There is someone we know who wanted to get vaccinated but his wife was opposed. We have been trying to persuade him. He was afraid of the marital strife.

He’s now hospitalized. He got it from her. 21/
The investment in time & effort to understand his issues & concerns felt really idiosyncratic. At the time I wondered if talking to him was worth the effort. If he wasn’t in the situation he’s in now, I’d be less likely to say it makes sense to have this meddling convo. 22/
It can all be so exhausting. But vaccines without vaccinations is going to land us where we are— an embarrassment of resources & the world’s ongoing hot spot. 23/
Lose a friendship. Lose an employee. Lose some popularity.

Life will have losses. But be willing to lose a lot of things before being willing to lose lives that we don’t have to lose. /end

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More from @ASlavitt

15 Sep
COVID Update: There is an amazing array of efforts, some not very visible, to tackle COVID.

If you want to know how COVID plays out, the variables are here. But there’s the fatal flaw: us. 1/
I can try to classify many of the efforts to address COVID as now (high impact progress we are working on now), med term (things underway but not immediate), and long term (potential big game changers). 2/
The now items are critical to saving lives today & reducing the odds of future variants.

Number one on that list is to vaccinate the majority of the globe by the first quarter. 3/
Read 25 tweets
12 Sep
This chart is interesting.
What it says is that Delta is spreading within households (that’s what Secondary Attack Rate means) at the same level as peak flu season.
Note the increase over last September.

It implies at least 3 things we should try to understand better. 1/
First, kids are getting COVID at school and infecting family members.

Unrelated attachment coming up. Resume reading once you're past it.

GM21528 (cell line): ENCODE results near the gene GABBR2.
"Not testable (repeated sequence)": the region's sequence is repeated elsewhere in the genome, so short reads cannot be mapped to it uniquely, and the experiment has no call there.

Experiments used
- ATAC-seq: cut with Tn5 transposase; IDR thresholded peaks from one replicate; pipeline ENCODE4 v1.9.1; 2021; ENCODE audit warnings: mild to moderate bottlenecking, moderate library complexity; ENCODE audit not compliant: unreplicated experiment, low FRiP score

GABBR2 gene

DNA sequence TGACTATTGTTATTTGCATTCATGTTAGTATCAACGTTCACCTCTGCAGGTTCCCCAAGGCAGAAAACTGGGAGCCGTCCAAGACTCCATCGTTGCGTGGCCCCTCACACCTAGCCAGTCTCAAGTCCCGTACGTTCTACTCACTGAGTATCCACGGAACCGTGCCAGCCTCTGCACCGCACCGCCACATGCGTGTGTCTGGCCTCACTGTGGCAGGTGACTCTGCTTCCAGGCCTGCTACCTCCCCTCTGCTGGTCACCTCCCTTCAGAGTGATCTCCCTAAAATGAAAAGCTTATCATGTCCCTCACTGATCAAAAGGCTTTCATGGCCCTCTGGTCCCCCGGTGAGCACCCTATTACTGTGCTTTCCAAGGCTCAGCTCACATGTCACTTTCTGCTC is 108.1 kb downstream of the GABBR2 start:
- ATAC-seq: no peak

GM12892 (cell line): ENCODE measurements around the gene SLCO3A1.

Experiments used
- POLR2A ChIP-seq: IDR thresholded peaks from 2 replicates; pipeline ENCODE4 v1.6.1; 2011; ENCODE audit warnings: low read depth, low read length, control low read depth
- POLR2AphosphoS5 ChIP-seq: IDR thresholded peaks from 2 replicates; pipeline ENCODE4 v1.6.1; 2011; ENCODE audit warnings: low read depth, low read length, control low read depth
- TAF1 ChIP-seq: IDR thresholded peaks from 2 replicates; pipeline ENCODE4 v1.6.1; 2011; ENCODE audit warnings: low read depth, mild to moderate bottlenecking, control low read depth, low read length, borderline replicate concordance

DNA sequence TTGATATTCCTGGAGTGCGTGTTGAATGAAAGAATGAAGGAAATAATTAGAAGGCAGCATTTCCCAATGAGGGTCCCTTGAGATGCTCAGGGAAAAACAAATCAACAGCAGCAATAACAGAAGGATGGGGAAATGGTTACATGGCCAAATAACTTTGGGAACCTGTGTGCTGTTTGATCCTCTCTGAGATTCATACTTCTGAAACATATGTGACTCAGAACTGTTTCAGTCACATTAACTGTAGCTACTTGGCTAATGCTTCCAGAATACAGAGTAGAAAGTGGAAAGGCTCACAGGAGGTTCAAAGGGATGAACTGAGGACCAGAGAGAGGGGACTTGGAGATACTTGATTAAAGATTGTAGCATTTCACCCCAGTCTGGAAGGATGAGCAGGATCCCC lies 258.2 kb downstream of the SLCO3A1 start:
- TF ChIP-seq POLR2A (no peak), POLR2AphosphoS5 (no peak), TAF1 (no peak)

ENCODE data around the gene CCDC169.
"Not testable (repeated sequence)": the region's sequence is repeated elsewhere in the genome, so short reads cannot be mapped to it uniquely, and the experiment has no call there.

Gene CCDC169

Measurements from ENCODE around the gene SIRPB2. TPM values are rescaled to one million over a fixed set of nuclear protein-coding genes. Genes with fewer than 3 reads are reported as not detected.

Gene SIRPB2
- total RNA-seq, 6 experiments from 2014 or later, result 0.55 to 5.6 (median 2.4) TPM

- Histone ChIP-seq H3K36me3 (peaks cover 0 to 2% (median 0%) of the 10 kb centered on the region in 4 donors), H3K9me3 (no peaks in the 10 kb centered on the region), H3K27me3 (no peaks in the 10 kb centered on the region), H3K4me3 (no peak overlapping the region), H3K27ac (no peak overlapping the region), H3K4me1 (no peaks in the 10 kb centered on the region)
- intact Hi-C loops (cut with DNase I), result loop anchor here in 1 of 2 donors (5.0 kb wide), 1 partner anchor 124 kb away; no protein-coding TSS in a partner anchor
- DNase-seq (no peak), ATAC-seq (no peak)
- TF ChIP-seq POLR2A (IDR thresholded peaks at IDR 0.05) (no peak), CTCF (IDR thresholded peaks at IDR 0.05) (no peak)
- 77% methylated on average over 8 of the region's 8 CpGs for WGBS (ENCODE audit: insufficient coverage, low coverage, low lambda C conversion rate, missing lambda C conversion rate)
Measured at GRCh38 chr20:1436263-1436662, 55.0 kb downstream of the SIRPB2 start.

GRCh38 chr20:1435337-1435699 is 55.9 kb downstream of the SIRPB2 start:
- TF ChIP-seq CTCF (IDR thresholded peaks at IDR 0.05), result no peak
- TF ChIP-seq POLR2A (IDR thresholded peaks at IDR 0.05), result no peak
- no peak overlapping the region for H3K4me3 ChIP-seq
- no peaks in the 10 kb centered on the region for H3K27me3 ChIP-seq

Policies preventing schools from protecting kids are failing the entire family including seriously at risk adults. 2/
Second, household infections are going to grow over the Fall and early Winter without more layered interventions. 3/
Read 4 tweets
12 Sep
COVID Update: Watching the reactions & meltdowns to the proposal that Americans are required to get vaccinated (or tested) to be around others.

There is so little actually controversial here but the sideshow is first rate. 1/
Real people by large majorities support vaccine requirements. We’ve had them for decades, even centuries with little controversy.

No governor has threatened to light himself on fire & blow himself up (until now). 2/
Like traffic lights, as inconvenient as they sometimes are, people are pretty ok with rules if they do things like keep kids safe, reduce deaths, and allow businesses to be open safely. 3/
Read 20 tweets
9 Sep
COVID Update: After recent FDA approval, society is moving towards, requiring vaccines at a rapid pace.

And that’s about to get another jolt. 1/
Over 5.5 billion vaccines have been administered around the world. Think about this from a safety standpoint. Rare things happen when they occur a few times per MILLION. So we’ve seen it all.

At this point the safety record would have to be called impeccable. 2/
Over 5.5 billion shots, given to people of all ages & health, you would expect everything to occur. Yet there are only very modest & rare adverse events.

Even anti-vax strategies seem to acknowledge this reality. 3/
Read 20 tweets
7 Sep
COVID Update: How big a problem will future variants be?

I got an update from several top scientists. 1/
Quick review. Viruses continually mutate but can only mutate when they replicate. And so far we’re giving SARS-CoV-2 plenty of opportunities to replicate. 2/
Most mutations aren’t worth noting. They don’t increase hospitalizations. They don’t increase infectiousness. And they don’t cause problems for prior immunity. 3/
Read 26 tweets
4 Sep
COVID Update: Over the long term the US could be among the countries with the highest cases, greatest risks of outbreaks, and largest home to new variants.

With people refusing vaccinations here, the globe is lapping the US very quickly.

We’ve now given out 5.4 billion shots across the globe.

45 countries, almost all of whom began well after the US, have now fully vaccinated more of their population than the US. 2/
Our low vaccination rates relative to the globe has put the US up there with 3-4 mostly unvaxxed nations as a leading hot spot.

And because of our lower vaccination rate, unlike other early vaccinated countries like Israel & the UK, US death rates are 2-3x higher. 3/
Read 16 tweets